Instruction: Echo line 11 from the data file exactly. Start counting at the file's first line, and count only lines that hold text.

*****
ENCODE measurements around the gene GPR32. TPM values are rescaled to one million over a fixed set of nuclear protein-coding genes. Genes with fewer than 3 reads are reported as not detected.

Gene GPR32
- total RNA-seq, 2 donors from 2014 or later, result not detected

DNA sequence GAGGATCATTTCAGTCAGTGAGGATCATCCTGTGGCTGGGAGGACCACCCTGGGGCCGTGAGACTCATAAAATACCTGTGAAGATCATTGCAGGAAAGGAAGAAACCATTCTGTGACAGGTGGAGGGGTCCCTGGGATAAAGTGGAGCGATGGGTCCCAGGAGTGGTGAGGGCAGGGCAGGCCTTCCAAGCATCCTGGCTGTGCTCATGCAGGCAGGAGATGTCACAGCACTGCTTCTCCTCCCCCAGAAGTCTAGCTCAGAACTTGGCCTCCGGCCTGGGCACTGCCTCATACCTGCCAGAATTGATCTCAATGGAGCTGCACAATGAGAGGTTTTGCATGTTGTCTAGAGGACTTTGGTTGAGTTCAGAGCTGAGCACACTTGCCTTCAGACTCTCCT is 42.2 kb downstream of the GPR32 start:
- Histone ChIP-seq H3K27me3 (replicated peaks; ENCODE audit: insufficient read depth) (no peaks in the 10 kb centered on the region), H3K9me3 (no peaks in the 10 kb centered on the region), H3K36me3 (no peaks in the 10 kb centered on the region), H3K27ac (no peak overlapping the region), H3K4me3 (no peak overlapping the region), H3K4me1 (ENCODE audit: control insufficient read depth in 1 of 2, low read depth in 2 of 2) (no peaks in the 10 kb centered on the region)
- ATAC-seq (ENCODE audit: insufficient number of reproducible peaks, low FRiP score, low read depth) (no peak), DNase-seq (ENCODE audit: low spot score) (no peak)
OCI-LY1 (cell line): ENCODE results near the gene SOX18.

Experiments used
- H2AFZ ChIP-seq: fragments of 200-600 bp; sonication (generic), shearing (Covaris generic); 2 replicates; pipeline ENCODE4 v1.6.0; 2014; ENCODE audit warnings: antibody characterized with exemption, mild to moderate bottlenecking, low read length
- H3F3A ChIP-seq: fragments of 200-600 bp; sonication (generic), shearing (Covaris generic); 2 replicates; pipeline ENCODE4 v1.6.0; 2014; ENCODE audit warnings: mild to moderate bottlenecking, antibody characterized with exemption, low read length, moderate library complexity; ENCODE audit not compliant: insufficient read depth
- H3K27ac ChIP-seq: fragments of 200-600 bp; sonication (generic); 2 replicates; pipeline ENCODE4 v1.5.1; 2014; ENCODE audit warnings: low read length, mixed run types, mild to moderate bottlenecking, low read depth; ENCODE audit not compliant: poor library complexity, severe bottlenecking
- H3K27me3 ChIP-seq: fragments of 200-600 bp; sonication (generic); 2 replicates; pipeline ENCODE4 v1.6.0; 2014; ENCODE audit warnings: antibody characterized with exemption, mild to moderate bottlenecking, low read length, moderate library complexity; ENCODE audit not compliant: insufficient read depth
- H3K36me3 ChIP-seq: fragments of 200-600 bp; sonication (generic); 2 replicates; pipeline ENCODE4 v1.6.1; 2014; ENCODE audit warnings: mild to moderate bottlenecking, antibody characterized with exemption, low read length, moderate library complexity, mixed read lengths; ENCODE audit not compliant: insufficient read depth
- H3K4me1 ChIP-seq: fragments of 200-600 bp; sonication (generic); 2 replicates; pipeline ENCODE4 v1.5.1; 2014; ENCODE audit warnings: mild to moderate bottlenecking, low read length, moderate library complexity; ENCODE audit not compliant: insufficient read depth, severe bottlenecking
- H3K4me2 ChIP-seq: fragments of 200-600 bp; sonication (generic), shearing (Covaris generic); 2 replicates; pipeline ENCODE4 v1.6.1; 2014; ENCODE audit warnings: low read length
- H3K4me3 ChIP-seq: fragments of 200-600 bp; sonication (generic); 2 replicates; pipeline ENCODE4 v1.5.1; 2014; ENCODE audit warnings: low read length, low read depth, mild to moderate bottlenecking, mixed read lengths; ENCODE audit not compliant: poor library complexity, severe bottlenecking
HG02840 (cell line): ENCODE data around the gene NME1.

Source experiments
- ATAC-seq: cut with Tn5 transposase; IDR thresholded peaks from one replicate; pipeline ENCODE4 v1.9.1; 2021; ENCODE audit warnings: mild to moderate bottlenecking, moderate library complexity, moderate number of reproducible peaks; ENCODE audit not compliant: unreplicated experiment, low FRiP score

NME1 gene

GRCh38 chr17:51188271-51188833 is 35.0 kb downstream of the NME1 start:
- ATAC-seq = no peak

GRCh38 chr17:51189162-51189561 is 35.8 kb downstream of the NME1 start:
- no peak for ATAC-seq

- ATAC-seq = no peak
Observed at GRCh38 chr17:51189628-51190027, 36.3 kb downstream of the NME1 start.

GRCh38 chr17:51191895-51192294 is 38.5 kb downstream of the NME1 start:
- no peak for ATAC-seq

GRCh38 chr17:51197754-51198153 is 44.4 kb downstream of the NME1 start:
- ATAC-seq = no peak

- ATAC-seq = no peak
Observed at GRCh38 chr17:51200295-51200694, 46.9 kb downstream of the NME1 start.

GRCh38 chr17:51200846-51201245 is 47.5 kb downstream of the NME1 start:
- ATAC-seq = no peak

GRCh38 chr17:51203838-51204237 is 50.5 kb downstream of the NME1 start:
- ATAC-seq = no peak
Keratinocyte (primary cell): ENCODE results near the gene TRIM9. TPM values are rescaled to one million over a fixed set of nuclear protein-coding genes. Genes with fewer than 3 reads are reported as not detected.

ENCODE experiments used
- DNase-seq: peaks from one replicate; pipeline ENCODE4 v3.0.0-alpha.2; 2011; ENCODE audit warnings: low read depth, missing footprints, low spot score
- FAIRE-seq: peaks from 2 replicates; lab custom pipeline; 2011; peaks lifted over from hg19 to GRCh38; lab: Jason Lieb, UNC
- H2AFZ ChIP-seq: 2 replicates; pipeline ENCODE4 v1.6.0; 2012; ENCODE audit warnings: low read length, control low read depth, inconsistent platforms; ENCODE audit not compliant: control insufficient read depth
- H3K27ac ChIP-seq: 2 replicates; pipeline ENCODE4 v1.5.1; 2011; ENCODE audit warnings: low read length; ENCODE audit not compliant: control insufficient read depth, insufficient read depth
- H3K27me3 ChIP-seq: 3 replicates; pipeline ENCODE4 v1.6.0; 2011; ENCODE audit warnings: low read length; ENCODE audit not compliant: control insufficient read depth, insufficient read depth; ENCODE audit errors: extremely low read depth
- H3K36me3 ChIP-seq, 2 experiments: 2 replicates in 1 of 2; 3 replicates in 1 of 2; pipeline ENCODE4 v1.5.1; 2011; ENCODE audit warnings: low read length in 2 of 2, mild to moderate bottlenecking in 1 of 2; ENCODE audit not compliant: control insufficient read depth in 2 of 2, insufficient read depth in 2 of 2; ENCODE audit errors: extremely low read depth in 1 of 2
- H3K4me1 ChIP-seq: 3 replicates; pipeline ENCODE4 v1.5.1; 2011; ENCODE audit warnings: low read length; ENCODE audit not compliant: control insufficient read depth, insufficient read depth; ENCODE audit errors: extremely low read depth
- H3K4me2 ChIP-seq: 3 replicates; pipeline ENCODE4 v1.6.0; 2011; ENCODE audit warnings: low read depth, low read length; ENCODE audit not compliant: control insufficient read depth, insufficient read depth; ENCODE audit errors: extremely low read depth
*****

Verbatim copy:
- H3K27ac ChIP-seq: fragments of 200-600 bp; sonication (generic); 2 replicates; pipeline ENCODE4 v1.5.1; 2014; ENCODE audit warnings: low read length, mixed run types, mild to moderate bottlenecking, low read depth; ENCODE audit not compliant: poor library complexity, severe bottlenecking